Elite Academy Soccer Players’ Perceptions Towards Cognitive Behavioral Therapy
Luke Wilkins, Jen Sweeney, Zoella Zaborski, Carl Nelson, Simon Tweddle, Eldre Beukes, and Peter Allen
The purpose of the present study was to address perceptions towards Cognitive Behavioral Therapy (CBT) in soccer. Twenty-four male, elite academy soccer players (M age = 20.04) completed a custom-made questionnaire which included education on CBT. The results found that: i) initially, only 8% of players had heard of CBT whilst only 4% of players knew what CBT was, ii) players strongly agreed that CBT should be offered to all players, iii) not knowing how/where to seek help was identified as the main barrier to CBT, iv) players indicated a preference for one-to-one and face-to-face CBT, as opposed to small-group or online-CBT, and v) players perceived they would receive most support from family/friends, and least support from teammates, if they were to undertake CBT. These findings demonstrate that whilst initial awareness and knowledge of CBT is low, general perceptions towards CBT are positive once athletes are educated on the area.
Exploring Religiosity and Spirituality in Coping With Sport Injuries
Diane M. Wiese-Bjornstal, Kristin N. Wood, Amanda J. Wambach, Andrew C. White, and Victor J. Rubio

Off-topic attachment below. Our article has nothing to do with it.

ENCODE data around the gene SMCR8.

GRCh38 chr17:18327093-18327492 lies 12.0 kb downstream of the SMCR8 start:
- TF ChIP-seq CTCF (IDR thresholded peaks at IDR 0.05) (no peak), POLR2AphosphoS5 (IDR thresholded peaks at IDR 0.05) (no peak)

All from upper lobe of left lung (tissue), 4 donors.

The purpose of this study was to explore religiosity/spirituality (R/S) in coping with sport injuries, based on predictions of the integrated model of psychological response to the sport injury and rehabilitation process. A concurrent mixed methods design framed an online survey incorporating quantitative measures of R/S identification and commitment, health locus of control for sport injury, and ways of coping with sport injury, as well as qualitative open-ended questions about mechanisms through which R/S affected and was affected by coping with sport injuries. Participants included 49 physically active adults who experienced sport injuries, with 37 identifying as R/S. Quantitative findings among R/S participants showed religious commitment was a predictor of God health locus of control and positive religious coping. Quantitative results relative to differences between R/S and no-R/S participants showed that those self-identified as R/S relied on a God health locus of control and utilized active coping more so than did those self-identified as no-R/S, whereas no-R/S participants relied more than did R/S participants on an internal health locus of control. Thematic analyses exploring qualitative data revealed three main themes characterizing mechanisms through which R/S affected and was affected by coping with sport injuries: positive, negative, and no R/S coping strategies and effects. Findings support the predictions of the integrated model of psychological response to the sport injury and rehabilitation process and provide evidence-bases for clinical and counseling interventions that reflect cultural competence in accommodating patient or client R/S during recovery from sport injury.